Little Egypt Heritage Articles
© Bill Oliver
2 December 2007
Vol 6 Issue: #46
O’siyo, Good Evening Ladies and Gentlemen of Little Egypt,
Some communities come up with some unusual names. For instance there are
names for salutatiions such as "What Cheer", Iowa, card games such as
"Show Low", Arizona, and how about names for food such as "Toast",
Carolina or "Cookietown", Oklahoma. Usona, California is an acronym for
"United States of North America". If you were Mr. Snow and a had partner
named Mr. Flake, would you name a town "Snowflake", Arizona?
Communities get their names from geography, local history, personal
experience, beliefs, subsistence hunting, gathering, social structure
Languages say a lot also, for instance in southern England there is the
Cinque Ports. The French word for five is cinque, hence Five Ports.
Chicago is based on the Algonquin phrase for "where wild onions grow".
Tulsa is a Muskogean Indian word for the town which stood where Tulsa
now stands. Pocatello, Idaho was named for an Indian leader. Winnipig is
another Algonquin word and it means "dirty water". The Choctaw had a
village named "red pole" which served as a boundary marker. Red poll in
French, of course, is Baton Rouge. "Boise" in French means wooded. The
French did explore west at least as far as Idaho. How would you like to
live in "the mouth of the rat"? Or, Boca Raton, Florida. "Vlacht bos"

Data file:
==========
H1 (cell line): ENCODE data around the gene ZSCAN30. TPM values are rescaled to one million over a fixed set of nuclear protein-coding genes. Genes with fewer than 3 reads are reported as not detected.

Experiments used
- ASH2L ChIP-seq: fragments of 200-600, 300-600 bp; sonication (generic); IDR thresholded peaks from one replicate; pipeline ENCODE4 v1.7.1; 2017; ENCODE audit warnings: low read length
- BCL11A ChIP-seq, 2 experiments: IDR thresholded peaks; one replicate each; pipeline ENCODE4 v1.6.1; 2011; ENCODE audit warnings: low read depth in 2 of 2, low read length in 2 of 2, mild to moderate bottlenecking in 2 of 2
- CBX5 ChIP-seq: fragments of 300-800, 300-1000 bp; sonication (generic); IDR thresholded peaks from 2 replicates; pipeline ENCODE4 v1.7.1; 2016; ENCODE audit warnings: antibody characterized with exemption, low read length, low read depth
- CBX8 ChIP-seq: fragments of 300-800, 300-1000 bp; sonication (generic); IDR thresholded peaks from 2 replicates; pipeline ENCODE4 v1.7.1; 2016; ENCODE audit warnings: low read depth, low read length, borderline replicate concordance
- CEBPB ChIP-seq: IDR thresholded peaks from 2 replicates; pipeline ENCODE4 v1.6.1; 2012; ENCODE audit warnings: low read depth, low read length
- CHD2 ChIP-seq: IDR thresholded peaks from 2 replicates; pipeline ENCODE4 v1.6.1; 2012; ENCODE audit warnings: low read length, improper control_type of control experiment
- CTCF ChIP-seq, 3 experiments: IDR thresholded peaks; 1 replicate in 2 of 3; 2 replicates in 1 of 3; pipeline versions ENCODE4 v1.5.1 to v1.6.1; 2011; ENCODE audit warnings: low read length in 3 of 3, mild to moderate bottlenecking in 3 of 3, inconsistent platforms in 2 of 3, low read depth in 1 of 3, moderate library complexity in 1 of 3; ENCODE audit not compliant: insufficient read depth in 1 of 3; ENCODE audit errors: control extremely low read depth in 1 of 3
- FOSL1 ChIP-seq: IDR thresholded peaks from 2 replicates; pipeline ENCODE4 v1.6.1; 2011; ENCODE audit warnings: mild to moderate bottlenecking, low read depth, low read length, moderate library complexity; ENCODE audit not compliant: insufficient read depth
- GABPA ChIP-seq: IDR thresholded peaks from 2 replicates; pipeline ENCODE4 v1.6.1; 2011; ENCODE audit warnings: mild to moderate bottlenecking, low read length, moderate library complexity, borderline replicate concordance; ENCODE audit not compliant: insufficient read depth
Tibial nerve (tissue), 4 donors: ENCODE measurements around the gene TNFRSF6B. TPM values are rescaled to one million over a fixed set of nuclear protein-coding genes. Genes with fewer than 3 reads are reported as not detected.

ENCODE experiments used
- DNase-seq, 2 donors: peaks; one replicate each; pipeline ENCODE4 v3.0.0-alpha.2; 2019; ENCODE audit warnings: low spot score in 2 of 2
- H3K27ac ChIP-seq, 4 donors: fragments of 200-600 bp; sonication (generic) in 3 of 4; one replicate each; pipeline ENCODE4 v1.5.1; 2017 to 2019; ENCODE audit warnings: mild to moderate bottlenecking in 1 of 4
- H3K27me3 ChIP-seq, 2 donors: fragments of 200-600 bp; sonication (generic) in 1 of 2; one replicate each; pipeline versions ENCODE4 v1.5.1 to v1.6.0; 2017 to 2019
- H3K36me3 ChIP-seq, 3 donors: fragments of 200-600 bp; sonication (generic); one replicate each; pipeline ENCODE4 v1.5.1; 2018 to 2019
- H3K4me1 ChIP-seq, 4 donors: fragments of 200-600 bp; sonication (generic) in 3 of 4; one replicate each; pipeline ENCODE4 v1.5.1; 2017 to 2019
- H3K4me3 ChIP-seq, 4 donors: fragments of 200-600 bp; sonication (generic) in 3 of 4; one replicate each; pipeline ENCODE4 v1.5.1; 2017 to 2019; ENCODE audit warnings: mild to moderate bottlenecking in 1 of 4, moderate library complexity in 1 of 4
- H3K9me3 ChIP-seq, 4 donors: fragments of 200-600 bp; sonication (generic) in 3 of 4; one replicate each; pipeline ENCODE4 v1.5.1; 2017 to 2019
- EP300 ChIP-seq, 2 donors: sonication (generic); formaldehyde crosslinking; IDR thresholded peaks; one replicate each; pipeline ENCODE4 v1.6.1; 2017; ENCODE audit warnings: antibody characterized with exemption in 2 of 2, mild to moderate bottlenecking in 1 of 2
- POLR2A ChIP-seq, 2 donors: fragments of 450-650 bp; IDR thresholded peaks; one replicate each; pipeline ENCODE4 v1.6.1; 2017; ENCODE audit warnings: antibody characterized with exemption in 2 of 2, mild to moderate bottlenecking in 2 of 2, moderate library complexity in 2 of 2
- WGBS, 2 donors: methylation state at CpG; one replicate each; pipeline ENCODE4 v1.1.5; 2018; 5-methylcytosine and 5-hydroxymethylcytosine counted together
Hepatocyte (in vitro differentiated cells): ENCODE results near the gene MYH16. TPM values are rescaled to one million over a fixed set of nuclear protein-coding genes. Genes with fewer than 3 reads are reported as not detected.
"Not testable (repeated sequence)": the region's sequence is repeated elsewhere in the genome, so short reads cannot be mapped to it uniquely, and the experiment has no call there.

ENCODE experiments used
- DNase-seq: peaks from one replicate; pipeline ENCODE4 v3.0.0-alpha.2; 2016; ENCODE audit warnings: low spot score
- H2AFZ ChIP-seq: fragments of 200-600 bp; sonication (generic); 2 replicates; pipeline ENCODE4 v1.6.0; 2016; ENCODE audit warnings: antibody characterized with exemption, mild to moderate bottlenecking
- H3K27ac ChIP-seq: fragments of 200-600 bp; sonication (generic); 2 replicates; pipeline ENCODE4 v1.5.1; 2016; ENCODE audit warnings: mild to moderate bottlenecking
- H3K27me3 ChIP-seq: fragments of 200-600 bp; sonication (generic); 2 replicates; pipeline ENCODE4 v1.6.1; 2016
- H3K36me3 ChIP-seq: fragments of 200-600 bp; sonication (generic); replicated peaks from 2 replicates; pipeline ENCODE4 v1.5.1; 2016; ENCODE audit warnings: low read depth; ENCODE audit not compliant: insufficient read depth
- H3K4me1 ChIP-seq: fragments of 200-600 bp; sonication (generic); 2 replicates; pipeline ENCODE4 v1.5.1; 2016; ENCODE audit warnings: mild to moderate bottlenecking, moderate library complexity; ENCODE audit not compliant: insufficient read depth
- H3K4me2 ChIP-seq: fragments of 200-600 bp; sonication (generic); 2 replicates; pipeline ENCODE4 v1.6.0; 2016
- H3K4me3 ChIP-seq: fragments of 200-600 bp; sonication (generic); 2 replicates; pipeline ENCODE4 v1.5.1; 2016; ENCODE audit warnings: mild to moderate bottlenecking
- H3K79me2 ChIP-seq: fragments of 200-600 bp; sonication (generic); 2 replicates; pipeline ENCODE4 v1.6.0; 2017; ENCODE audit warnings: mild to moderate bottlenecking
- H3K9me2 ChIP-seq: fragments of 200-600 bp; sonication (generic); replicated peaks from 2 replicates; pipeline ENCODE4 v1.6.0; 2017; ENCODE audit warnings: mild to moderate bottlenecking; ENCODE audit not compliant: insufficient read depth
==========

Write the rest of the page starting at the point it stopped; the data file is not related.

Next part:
means flat forest in Dutch. Look at that closely and can you see the
curruption into "Flatbush", Brooklyn. Schenectady, New York is a
combination of Dutch and Iroquis. The Iroquis called it "the place of
the pines" and the Dutch heard something like "Scheaenhedstede" [stede
means town in Dutch].
Then there is always "Tesnus" which is sunset spelled backwards. There
is Magnet, Hazard, and Surprise, Nebraska. Massachusetts has the corner
on some names: Piety Corner and Brimstone Corner, with Tree of Knowledge
Corner in between.
As fascinating as names of communities can be, the stories behind them
often bring together historical fact and legend. And, more often than
not, more than one explanation for a name exists.
What is a Cincinnatus? More, who was Cincinnatus? A Roman ruler who
resisted tyranny. Following the Revolutionary War, military officers
bonded together to form the Cincinnati Society in his honor.
This story is told in Santa Claus, Indiana, which at one time was known
as "no name village". In 1856, folks met in a local church to change
that and after a long time with no solution a stranger arrived at the
door of the church riding in a sleigh. The youngsters there cried out
"Santa Claus" and so it was.
Hot Springs, New Mexico played host to Ralph Edwards and the town
fathers changed the name to the more snazzier name, "Truth or
Consequences". Or, was it the other way ‘round? :) Dime Box, Texas has
an interesting history and can be read at:
Those researches who try reading old documents can sypathize with
Correct, Indiana. Supposedly, the town was to be named Comet for
Halley's Comet, but postal officials in the early 1800s couldn't read
the handwriting on the application, reading it instead as "Correct".
Finding Toad Suck, Arkansas and Frog Jump, Tennessee, I reminded myself
that Frog Town wasn't exactly a lone name. There is Frogtown and